Einsteinian language: Max Talmey, Benjamin Lee Whorf and linguistic relativity

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This paper explores the significant - albeit little-known - impact that physicist Albert Einstein's theory of relativity had on the development of the science of linguistics. Both Max Talmey, a physician who played a key role in the development of early twentieth-century constructed-language movements, and Benjamin Lee Whorf, who is closely associated with the notion of 'linguistic relativity', drew on their understanding of relativity to develop their ideas (and, in Talmey's case, also on his personal relationship with Einstein). Linguistic relativity, which posits that humans' linguistic categories shape their perceptions of nature, has often been tied to 'relativism' in the social sciences and humanities. In contrast, Talmey's commitment to reformulating the language of Einsteinian relativity - especially through a constructed language he built in the 1920s and 1930s - emphasized the significance of 'invariance' simultaneously in the scientific doctrine and in the language in which it was discussed. The semiotic flexibility of Einstein's 'relativity theory' as it was widely (and wildly) appropriated outside the small community of theoretical physicists enabled the two opposing moves, while obscuring the historical linkage between physics and linguistics for both.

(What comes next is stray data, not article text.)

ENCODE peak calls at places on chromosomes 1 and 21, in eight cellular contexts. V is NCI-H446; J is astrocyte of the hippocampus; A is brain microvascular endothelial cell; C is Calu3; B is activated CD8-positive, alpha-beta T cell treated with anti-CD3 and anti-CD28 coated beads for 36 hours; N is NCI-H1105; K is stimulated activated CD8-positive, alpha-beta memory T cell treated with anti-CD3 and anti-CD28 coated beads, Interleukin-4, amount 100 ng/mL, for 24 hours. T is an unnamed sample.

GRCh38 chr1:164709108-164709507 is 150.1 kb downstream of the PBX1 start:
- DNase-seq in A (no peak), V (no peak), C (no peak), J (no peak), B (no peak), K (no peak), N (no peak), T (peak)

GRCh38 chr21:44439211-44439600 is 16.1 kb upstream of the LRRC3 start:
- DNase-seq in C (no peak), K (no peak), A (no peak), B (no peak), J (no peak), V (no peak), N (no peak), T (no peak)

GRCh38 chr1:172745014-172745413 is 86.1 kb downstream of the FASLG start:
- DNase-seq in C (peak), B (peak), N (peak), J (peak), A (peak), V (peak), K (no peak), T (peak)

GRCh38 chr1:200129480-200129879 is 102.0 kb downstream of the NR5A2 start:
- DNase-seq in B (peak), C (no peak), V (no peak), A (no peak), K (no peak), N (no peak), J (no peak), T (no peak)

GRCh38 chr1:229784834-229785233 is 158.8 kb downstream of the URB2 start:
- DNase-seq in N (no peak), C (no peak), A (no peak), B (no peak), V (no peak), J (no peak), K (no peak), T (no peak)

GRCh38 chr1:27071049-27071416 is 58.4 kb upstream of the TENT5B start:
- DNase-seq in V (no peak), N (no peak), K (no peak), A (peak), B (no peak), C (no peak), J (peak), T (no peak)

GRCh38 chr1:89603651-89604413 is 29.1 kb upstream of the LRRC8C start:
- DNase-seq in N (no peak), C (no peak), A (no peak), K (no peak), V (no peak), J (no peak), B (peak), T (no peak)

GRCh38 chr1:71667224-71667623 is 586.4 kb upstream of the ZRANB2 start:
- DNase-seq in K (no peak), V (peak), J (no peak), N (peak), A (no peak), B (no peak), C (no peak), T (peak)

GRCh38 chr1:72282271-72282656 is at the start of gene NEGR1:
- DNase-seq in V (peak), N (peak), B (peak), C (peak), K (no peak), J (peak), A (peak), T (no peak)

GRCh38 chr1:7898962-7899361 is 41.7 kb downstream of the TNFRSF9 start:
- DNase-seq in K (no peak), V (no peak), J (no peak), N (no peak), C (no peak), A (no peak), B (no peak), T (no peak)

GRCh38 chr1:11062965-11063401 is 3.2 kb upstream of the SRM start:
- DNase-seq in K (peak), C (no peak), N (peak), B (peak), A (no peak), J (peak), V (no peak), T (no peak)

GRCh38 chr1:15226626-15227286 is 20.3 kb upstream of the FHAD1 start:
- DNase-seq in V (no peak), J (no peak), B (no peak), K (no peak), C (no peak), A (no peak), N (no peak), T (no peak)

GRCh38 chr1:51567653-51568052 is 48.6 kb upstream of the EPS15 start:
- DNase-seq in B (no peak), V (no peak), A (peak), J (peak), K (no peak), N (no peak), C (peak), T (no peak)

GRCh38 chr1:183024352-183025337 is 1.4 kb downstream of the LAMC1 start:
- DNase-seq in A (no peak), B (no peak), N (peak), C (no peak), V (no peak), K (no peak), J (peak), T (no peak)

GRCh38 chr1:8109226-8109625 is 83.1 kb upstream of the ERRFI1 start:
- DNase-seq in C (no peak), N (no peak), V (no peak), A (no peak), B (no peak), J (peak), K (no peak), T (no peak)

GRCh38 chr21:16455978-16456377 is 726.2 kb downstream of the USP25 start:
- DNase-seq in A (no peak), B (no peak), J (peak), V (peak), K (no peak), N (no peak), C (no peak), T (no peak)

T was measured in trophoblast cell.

Original languageEnglish (US)
Pages (from-to)145-165
Number of pages21
JournalBritish Journal for the History of Science
Issue number2
StatePublished - Jun 1 2022

All Science Journal Classification (ASJC) codes

  • History
  • History and Philosophy of Science


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